What do you need to get in?
Main entry requirements
A minimum of 3 A Levels at ABB, to include AB from Chemistry and another science. For Second Year entry, a minimum of 3 A Levels at AAB, to include AB from Chemistry and another science. Also required: GCSE at C or above in English or English Language, Mathematics and in either Chemistry, or Physics or Dual Award Science.
A minimum of 4 Highers at AAAB (C or B at AH may substitute for B or A at H respectively) obtained at a single sitting or a minimum of 5H at AAAAB obtained over two sittings. To include AB from Chemistry and another science. Standard Grades 1, 2 or 3 or Int 2, or National 5 at grades A, B or C in English, Mathematics and in either Chemistry or Physics.
A minimum of 34 points, to include 6 points at HL from Chemistry and another science. For Second Year entry, a minimum of 36 points, to include 6 points minimum at HL required from Chemistry and another science. A minimum of Standard level in English and Maths required.
If your qualifications aren’t listed here, you can use our UCAS points guide of 126 and refer to the university’s website for full details of all entry routes and requirements.
% applicants receiving offersNot Available
Provided by UCAS, this is the percentage of applicants who were offered a place on the course last year. Note that not all applicants receiving offers will take up the place, so this figure is likely to differ from applicants to places.
Tuition fee & financial support£9,250
Maximum annual fee for UK students. NHS-funded, sandwich or part-time course fees may vary.
If you live in:
- Scotland and go to a Scottish university, you won’t pay tuition fees
- Northern Ireland and go to an NI uni, you’ll pay £3,805 in tuition fees
- Wales you’ll pay £3,810 in fees and get a tuition fee grant to cover the rest
Every degree course is different, so it’s important to find one that suits your interests and matches the way you prefer to work – from the modules you’ll be studying to how you’ll be assessed. Top things to look for when comparing courses
An oil and gas specific Chemistry degree from Europe's oil and gas capital. Chemistry contributes in many ways to the oil and gas Industry. Geochemists are intimately involved in the exploration phase. Materials used in production such as oil well and pipeline components, chemicals to aid oil recovery, filters and other aids to product purification, corrosion inhibitors etc., are developed by synthetic chemists. Performance monitoring is undertaken by analytical chemists. Environmental chemists deal with all of the environmental consequences of oil and gas production. Lifetime issues such as corrosion and corrosion protection also require input from chemists. The eventual decommissioning of offshore platforms, or their possible conversion to other uses such as wind farms or wave energy collectors, will raise many new problems requiring chemical solutions. For the degree programme you will study courses in Chemistry, Physics, Geology and Environmental Science in the year 1, Chemistry, Materials Science and Geology in year 2, and Chemistry in years 3 to 5. Your project work in years 4 and 5 will involve research work on some aspect of offshore chemistry.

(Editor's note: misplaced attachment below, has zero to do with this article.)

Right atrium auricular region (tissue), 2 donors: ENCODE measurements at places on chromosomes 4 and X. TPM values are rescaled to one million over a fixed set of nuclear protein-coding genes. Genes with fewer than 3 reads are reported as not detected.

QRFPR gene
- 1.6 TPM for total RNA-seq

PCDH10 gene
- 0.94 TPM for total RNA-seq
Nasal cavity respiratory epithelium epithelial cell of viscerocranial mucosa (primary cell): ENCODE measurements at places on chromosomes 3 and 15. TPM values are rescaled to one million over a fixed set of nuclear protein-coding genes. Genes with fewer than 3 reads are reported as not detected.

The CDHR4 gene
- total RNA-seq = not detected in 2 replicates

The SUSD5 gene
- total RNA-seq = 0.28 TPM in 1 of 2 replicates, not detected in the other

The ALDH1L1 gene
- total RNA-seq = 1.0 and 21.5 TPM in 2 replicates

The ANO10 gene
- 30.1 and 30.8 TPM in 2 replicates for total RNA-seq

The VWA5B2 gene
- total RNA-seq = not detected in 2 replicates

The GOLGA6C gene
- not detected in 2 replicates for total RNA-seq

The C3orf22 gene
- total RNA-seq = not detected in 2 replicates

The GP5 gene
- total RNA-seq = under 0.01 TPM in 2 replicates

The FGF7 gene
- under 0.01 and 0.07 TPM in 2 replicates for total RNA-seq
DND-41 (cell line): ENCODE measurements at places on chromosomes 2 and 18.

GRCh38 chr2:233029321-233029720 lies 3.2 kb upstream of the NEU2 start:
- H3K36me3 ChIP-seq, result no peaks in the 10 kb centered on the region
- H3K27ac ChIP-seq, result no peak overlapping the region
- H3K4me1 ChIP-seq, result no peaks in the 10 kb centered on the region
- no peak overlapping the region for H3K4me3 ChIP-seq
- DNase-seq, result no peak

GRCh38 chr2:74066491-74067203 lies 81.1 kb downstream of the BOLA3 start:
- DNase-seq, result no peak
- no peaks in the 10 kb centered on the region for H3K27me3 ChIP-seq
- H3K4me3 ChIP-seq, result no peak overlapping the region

If you choose to study for the MChem, the 4th year of the programme varies slightly from that of the BSc route. In addition to the BSc 4th year, you will study a MChem Research Project and a Group Practical Project.
Founded in 1495 we're one of the oldest UK universities, offering over 600 undergraduate courses. Teaching is organised into three colleges: College of Life Sciences and Medicine, Physical Sciences and Arts and Social Sciences. A place in halls is normally guaranteed to first-year students on or within walking distance of the main teaching site.
How you'll spend your time
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How you'll be assessed
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What do the numbers say for
The percentages below relate to the general subject area at this uni, not to one course. We show these stats because there isn't enough data about the specific course, or where this is the most detailed info made available to us.
What do students think about this subject here?
Here's how satisfied past students were taking courses within this subject area about things such as the quality of facilities and teaching - useful to refer to when you're narrowing down your options. Our student score makes comparisons easier, showing whether overall satisfaction is high, medium or low compared to other unis.
Start building a picture of who you could be studying with by taking a look at the profile of people that have studied this subject here in previous years.
UK / Non-UK
Male / Female
Full-time / Part-time
Typical Ucas points
2:1 or above
Most popular subjects students studied before attending
Here's an idea of the academic background of students from previous years, to give you a flavour of the type of people who take this subject.
What are graduates doing after six months?
Here’s what students are up after they graduate from studying this subject here. We’ve analysed the employment rate and salary figures so you can see at a glance whether they’re high, typical or low compared to graduates in this subject from other universities. Remember the numbers are only measured only six months after graduation and can be affected by the economic climate - the outlook may be different when you leave uni. What do graduate employment figures really tell you?